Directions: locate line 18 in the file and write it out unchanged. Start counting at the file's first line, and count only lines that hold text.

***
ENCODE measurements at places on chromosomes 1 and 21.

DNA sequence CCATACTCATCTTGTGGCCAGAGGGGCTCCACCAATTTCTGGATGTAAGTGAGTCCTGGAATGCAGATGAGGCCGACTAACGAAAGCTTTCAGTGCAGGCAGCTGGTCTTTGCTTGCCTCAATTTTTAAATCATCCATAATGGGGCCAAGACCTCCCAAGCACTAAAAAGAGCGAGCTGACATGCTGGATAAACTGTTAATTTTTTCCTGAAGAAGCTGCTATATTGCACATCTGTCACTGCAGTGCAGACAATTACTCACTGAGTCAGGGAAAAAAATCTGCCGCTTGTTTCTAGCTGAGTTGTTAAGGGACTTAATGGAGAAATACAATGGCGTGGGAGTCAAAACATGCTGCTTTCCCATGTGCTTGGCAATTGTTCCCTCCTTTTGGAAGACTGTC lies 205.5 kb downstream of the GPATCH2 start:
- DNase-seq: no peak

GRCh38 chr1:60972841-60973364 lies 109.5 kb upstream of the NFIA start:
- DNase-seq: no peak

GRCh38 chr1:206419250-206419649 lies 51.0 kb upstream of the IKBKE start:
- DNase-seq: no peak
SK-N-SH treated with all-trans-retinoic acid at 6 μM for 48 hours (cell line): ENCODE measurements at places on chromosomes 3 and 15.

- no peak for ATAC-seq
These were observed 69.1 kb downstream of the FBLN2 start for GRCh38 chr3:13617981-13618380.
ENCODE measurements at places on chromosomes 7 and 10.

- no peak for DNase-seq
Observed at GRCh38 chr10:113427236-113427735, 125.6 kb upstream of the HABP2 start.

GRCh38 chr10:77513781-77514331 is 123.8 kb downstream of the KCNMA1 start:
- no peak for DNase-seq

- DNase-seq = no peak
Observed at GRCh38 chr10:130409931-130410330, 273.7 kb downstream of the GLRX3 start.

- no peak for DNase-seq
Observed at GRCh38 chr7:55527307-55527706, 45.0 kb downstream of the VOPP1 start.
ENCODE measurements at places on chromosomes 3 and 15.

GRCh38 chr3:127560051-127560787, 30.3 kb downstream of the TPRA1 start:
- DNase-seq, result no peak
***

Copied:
- no peak for DNase-seq